Dewitt and her husband, Anthony, were covered under Proctor Hospital’s health insurance plan. Throughout Dewitt’s tenure, Anthony suffered from prostate cancer and received expensive medical care. His covered medical expenses were paid by Proctor Hospital, which was partially self-insured. It paid for members’ covered medical costs up to $250,000 per year. Anything above this “stop-loss” figure was covered by a policy issued by the Standard Security Life Insurance Company of New York. Dewitt was able to maintain health insurance coverage for herself and Anthony even during her short part-time stint, since Proctor Hospital credited Dewitt with “hospital approved absence” (unpaid time), allowing her to reach the minimum number of hours necessary to qualify for benefits.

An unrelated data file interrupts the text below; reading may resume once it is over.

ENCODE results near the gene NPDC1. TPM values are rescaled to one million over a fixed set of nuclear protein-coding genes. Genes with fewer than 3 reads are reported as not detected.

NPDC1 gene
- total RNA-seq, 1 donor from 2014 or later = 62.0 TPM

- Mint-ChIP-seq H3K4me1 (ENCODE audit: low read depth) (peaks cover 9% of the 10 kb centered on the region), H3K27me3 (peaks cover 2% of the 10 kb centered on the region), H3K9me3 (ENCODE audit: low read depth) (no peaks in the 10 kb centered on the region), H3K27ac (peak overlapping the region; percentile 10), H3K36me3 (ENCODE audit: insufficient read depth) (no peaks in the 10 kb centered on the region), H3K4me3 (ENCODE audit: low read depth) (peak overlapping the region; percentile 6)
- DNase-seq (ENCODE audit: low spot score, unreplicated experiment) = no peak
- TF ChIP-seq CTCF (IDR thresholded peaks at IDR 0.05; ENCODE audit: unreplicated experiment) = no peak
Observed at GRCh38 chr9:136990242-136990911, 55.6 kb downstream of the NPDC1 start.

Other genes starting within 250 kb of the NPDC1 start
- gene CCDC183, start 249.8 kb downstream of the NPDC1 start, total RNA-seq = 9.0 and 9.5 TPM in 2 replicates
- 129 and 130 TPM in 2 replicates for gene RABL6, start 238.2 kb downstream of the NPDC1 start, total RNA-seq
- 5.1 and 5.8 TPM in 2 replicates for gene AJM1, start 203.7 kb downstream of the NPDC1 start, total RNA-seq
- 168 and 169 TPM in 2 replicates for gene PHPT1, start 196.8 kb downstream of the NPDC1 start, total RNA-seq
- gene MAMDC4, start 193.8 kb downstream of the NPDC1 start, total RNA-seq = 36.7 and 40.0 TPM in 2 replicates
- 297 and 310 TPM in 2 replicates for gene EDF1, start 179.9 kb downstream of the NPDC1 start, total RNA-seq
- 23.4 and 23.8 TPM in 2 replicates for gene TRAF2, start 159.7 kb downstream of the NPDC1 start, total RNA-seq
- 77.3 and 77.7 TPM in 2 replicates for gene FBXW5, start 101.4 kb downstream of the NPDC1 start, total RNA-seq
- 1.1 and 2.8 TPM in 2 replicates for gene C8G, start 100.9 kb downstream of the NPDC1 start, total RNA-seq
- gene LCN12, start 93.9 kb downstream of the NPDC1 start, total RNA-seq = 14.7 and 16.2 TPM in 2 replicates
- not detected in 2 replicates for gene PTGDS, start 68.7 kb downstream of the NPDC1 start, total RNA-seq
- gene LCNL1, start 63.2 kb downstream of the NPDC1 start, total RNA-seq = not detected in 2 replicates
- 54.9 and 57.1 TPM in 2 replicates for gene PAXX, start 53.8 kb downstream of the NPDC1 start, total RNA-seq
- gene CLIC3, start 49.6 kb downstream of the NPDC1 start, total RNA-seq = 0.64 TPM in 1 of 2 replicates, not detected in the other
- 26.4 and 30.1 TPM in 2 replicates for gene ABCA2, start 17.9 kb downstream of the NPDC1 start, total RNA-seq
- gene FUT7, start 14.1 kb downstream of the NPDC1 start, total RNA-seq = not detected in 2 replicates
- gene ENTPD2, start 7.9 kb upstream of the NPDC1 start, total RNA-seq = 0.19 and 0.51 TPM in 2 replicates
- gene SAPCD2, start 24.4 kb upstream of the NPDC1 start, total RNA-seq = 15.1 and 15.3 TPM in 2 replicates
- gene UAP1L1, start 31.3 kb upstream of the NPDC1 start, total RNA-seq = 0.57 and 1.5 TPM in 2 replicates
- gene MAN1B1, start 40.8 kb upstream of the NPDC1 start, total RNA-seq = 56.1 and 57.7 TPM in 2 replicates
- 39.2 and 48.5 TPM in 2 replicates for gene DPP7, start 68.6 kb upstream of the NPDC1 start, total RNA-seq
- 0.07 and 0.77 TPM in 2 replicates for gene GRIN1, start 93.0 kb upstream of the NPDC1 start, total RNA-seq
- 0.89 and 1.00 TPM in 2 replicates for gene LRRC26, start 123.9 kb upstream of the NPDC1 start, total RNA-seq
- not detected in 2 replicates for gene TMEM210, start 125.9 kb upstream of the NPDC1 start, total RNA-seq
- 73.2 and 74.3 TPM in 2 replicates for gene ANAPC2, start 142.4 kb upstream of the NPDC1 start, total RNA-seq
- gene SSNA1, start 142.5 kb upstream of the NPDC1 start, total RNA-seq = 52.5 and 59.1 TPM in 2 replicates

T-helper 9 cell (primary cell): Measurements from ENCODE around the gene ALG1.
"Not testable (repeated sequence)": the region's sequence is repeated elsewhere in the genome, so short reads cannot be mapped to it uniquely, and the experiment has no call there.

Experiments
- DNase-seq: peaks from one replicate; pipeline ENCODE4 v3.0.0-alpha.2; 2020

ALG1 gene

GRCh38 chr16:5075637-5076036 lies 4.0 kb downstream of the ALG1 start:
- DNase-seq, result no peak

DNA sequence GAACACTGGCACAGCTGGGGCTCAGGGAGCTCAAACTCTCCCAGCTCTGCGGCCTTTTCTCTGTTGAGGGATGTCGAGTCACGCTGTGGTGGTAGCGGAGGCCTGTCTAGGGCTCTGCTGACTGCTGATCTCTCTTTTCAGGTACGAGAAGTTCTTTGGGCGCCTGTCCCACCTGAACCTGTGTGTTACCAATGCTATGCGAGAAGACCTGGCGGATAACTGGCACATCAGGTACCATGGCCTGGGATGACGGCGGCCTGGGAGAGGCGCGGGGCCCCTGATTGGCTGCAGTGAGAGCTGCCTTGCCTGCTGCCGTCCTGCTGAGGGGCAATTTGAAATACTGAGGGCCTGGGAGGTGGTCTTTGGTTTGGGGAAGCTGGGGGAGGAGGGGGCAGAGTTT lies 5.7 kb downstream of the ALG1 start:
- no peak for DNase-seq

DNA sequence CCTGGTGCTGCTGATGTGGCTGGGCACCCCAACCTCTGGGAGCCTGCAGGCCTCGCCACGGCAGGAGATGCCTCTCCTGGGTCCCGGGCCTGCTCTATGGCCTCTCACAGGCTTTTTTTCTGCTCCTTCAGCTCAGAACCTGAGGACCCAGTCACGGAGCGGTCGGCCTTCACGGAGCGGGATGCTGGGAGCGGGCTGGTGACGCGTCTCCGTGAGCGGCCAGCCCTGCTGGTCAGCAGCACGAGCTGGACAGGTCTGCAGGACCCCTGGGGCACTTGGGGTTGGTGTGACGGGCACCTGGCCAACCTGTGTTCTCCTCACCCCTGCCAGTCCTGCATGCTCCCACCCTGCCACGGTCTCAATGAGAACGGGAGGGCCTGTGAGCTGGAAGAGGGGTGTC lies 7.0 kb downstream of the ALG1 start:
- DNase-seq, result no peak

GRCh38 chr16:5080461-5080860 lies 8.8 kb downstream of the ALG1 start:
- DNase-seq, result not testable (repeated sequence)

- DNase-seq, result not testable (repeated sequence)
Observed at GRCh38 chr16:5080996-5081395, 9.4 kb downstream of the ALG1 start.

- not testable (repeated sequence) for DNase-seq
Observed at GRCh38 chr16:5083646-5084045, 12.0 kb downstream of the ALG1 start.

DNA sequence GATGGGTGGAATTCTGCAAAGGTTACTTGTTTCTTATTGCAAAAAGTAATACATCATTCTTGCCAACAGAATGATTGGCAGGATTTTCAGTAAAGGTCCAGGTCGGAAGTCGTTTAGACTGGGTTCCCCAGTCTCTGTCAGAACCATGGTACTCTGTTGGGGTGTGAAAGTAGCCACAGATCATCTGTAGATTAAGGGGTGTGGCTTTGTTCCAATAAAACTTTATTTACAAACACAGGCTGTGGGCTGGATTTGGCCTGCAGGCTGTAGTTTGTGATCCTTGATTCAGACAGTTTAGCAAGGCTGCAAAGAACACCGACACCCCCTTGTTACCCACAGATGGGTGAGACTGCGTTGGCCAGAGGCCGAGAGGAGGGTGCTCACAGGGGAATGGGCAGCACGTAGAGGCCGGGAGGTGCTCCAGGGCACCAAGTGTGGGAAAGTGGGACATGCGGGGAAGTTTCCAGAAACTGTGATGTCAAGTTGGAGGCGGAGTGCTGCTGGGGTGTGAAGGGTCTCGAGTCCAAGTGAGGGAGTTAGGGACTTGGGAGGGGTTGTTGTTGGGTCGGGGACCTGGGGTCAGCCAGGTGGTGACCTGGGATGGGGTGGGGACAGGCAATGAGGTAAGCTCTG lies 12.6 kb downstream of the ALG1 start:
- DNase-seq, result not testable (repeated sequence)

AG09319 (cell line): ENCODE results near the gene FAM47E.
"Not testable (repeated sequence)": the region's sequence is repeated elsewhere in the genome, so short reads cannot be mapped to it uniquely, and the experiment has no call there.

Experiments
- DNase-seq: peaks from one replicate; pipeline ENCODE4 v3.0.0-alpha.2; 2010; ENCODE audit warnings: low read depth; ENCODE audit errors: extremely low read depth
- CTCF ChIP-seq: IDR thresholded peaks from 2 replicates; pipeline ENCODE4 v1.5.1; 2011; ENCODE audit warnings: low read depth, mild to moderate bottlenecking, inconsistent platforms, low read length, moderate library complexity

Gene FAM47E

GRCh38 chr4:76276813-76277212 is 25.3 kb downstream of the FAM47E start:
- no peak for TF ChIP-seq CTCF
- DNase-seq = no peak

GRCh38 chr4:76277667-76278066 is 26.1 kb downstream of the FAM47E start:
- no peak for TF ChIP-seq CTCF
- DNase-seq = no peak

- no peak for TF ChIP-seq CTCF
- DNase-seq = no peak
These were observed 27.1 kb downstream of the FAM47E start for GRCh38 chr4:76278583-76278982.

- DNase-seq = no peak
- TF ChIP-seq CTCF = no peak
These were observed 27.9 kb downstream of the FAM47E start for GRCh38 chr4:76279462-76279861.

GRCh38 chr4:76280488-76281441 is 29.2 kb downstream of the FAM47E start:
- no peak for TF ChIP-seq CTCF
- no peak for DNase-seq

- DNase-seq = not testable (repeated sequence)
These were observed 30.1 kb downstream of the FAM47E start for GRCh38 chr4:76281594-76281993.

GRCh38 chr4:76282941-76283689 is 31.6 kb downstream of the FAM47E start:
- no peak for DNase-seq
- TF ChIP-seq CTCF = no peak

Since Proctor Hospital was self-insured, it took a keen interest in the medical claims submitted by its employees. Each quarter, the administrator of Proctor Hospital’s medical plan prepared a “stop-loss report” for Proctor Hospital’s vice-president of human resources, Linda Davis. The report identified all employees whose recent medical claims exceeded $25,000. The stop-loss reports highlighted Dewitt’s expenses. In 2003, the Dewitts’ medical claims for Anthony were $71,684. In 2004, the figure jumped to $177,826. In the first eight months of 2005, the expenses were $67,281.50.